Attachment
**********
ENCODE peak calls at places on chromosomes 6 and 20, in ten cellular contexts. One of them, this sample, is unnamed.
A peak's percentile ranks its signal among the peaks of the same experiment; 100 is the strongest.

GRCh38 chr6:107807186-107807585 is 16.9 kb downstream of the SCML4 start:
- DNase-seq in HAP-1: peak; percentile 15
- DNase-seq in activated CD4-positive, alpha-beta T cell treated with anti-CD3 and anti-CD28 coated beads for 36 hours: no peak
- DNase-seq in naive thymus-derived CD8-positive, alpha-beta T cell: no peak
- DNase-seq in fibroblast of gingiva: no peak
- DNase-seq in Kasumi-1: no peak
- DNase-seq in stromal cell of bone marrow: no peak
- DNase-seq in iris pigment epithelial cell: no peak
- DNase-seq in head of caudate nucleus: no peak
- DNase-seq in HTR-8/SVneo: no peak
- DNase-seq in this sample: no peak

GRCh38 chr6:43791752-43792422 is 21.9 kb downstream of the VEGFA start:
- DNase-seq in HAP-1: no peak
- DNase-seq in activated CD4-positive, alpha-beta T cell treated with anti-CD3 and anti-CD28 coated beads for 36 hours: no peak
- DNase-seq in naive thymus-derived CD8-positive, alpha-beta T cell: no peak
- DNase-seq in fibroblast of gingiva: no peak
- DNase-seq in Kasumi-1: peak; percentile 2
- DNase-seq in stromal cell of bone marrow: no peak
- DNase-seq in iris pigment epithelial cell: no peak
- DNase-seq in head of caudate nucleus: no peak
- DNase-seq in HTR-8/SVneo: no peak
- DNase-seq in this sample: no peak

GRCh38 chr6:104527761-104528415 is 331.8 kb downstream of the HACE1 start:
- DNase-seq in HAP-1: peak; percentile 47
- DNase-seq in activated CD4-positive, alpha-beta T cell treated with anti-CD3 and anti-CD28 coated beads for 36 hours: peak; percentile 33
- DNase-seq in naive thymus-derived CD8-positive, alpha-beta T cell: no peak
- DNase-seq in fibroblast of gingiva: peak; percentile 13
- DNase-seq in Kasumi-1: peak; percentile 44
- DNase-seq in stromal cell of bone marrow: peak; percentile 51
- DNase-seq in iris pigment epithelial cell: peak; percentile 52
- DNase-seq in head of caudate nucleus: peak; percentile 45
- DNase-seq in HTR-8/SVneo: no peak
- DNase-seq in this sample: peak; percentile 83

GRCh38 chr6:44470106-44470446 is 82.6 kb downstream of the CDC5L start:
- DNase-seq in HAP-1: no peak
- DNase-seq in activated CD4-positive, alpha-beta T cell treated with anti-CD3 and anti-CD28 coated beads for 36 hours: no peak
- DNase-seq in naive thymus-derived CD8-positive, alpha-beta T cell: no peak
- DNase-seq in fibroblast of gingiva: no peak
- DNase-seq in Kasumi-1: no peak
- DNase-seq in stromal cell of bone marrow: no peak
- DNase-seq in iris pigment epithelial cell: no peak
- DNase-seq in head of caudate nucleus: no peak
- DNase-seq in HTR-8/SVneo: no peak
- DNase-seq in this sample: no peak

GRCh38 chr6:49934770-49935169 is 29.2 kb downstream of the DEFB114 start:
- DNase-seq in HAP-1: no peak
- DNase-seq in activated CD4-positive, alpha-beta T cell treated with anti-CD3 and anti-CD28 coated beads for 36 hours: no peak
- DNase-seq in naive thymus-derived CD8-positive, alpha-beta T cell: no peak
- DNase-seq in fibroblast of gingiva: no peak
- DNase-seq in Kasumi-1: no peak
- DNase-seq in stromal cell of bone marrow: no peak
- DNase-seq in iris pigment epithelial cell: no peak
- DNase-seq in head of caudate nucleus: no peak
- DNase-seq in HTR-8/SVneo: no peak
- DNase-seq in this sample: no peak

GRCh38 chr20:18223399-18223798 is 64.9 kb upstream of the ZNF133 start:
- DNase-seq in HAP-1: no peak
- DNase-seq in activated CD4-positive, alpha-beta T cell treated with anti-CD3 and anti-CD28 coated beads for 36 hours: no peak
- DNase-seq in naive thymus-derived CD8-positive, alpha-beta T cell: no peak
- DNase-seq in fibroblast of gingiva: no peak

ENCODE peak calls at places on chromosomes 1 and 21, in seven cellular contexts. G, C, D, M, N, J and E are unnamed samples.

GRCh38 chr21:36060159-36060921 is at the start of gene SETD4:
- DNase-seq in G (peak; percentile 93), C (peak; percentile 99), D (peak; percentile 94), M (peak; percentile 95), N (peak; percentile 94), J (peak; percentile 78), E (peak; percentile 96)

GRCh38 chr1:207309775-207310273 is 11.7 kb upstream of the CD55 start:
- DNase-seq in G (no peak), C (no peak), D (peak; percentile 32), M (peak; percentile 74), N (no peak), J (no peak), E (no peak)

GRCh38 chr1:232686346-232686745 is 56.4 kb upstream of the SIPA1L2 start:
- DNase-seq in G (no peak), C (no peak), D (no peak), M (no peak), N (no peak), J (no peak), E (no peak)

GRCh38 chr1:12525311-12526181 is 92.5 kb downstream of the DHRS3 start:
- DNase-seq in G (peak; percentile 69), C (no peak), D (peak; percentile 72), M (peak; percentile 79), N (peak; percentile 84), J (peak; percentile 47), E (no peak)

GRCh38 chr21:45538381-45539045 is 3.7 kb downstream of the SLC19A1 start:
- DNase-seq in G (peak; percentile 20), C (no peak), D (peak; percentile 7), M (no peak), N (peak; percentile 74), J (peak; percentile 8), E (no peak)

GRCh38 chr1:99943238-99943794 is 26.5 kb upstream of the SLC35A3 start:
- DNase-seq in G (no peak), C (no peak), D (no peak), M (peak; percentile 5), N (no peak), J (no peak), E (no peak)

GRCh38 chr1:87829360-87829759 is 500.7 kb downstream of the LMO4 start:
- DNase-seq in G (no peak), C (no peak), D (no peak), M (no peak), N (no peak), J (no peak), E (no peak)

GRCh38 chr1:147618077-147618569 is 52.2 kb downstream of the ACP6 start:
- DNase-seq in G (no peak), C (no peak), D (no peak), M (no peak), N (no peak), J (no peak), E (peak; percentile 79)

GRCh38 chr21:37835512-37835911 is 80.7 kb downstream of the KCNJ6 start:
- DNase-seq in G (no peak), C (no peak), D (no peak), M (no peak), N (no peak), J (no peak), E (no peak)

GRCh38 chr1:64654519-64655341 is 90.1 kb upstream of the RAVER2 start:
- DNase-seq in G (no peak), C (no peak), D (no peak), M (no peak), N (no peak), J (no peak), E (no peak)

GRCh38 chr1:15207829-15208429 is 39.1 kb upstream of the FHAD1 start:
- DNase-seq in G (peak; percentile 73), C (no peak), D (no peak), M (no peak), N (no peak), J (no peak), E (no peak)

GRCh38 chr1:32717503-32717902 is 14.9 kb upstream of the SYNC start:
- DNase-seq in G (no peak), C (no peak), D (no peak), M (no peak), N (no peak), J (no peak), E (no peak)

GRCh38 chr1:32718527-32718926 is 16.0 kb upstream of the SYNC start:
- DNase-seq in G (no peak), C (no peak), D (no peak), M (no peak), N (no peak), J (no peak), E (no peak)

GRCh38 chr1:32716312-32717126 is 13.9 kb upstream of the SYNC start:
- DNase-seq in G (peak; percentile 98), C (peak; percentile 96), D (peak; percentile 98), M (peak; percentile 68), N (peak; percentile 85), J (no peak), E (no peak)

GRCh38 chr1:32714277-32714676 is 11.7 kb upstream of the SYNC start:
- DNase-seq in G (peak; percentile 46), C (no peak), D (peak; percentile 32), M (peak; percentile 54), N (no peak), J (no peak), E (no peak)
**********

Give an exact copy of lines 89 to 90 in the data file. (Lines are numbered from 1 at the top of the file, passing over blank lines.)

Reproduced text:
- DNase-seq in G (no peak), C (no peak), D (no peak), M (no peak), N (no peak), J (no peak), E (no peak)

GRCh38 chr1:32716312-32717126 is 13.9 kb upstream of the SYNC start: